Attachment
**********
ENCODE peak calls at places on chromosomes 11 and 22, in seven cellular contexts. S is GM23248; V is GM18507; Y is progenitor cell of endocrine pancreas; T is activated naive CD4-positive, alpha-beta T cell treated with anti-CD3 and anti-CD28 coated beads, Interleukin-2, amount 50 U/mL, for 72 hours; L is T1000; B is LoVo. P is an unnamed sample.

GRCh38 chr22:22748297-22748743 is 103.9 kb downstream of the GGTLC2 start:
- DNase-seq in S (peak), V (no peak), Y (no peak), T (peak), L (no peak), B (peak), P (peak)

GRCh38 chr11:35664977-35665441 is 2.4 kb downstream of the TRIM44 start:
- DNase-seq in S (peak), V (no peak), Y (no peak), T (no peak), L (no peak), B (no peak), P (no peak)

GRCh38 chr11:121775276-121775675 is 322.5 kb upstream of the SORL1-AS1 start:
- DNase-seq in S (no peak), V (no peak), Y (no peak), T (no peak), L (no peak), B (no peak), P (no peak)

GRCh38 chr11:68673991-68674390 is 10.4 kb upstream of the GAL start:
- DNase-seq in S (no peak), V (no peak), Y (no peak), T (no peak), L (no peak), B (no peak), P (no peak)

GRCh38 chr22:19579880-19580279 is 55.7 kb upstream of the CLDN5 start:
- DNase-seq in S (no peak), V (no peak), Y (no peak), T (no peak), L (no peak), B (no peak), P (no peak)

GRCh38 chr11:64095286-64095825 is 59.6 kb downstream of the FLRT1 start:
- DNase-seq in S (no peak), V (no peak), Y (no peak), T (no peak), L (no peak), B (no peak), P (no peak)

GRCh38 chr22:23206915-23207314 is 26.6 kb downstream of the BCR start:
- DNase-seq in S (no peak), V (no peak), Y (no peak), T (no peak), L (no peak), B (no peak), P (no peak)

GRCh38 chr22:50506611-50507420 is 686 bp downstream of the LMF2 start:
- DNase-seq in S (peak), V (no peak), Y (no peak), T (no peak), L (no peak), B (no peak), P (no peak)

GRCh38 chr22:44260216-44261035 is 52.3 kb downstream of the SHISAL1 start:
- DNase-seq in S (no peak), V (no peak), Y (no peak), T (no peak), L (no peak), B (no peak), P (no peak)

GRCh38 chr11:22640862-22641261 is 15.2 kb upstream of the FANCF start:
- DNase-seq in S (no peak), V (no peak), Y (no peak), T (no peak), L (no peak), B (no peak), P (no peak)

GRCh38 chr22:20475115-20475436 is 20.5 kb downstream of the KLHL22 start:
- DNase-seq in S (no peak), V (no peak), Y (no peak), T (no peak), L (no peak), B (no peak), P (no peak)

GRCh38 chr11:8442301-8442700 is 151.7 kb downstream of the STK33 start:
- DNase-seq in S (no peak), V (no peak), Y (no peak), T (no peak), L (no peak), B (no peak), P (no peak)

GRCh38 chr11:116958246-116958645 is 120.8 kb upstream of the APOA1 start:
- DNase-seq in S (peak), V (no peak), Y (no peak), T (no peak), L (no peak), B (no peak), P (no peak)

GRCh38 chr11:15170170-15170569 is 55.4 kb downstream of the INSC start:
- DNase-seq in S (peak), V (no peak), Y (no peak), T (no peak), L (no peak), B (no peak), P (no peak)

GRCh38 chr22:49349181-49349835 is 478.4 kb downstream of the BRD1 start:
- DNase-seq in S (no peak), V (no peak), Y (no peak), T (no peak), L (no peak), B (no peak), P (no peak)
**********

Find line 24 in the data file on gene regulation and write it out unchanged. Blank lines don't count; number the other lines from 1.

GRCh38 chr11:8442301-8442700 is 151.7 kb downstream of the STK33 start: